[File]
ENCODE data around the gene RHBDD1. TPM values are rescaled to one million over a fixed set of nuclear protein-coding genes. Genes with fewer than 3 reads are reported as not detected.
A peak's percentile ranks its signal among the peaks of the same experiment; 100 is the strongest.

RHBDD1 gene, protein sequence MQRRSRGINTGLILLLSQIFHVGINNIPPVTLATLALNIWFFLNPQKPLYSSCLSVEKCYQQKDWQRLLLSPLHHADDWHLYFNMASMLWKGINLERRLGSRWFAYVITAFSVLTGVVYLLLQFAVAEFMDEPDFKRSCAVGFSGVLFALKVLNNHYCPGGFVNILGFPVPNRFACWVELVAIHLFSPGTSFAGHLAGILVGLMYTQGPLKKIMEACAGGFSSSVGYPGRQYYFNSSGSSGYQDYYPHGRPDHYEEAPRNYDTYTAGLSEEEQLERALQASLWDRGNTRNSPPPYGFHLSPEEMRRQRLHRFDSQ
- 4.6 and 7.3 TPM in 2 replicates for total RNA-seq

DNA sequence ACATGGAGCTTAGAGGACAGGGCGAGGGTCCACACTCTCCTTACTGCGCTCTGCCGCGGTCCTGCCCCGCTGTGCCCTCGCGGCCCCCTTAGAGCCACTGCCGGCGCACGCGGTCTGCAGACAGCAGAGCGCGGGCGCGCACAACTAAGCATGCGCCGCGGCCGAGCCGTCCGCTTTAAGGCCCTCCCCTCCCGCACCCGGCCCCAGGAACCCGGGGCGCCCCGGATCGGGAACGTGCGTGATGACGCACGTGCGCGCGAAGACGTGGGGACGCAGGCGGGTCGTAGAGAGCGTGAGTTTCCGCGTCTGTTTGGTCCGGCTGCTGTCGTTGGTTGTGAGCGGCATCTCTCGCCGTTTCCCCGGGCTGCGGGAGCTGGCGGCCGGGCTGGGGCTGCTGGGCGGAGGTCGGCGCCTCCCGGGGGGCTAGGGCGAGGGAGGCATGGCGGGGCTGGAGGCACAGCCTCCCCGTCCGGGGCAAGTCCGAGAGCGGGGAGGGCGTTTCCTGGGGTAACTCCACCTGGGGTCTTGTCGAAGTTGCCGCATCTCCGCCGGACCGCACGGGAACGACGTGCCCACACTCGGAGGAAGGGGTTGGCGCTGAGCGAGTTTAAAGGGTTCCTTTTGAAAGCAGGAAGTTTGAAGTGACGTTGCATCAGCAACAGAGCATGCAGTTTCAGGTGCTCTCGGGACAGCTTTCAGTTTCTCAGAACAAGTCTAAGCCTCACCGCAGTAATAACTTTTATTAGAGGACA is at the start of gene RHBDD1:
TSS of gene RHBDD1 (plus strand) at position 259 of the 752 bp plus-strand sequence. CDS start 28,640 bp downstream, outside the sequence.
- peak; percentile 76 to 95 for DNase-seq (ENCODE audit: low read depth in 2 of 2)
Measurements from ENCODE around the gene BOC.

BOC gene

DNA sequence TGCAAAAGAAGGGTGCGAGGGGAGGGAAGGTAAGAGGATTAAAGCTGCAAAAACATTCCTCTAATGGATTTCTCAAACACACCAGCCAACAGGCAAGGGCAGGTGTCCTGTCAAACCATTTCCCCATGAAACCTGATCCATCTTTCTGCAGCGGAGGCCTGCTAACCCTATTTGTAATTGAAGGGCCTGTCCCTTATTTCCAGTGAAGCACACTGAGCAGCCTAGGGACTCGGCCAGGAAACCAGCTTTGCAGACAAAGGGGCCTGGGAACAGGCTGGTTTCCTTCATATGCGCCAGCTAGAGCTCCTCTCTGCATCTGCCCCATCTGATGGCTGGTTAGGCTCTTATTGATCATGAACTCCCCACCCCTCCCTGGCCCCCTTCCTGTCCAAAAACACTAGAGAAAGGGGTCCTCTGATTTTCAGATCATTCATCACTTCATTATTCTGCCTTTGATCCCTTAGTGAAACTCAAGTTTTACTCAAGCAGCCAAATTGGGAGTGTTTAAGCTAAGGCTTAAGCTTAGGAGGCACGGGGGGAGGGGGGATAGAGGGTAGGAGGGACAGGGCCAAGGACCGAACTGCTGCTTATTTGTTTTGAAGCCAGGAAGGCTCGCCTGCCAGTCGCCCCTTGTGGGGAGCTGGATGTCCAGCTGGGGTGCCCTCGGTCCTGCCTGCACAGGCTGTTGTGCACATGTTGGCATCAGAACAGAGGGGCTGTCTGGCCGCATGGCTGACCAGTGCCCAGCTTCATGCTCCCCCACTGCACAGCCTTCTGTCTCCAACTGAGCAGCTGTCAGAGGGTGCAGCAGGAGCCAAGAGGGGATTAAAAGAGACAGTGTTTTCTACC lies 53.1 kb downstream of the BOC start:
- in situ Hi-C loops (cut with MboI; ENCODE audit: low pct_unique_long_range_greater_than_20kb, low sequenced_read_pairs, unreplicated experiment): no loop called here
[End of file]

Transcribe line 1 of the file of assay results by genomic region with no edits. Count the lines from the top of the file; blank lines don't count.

ENCODE data around the gene RHBDD1. TPM values are rescaled to one million over a fixed set of nuclear protein-coding genes. Genes with fewer than 3 reads are reported as not detected.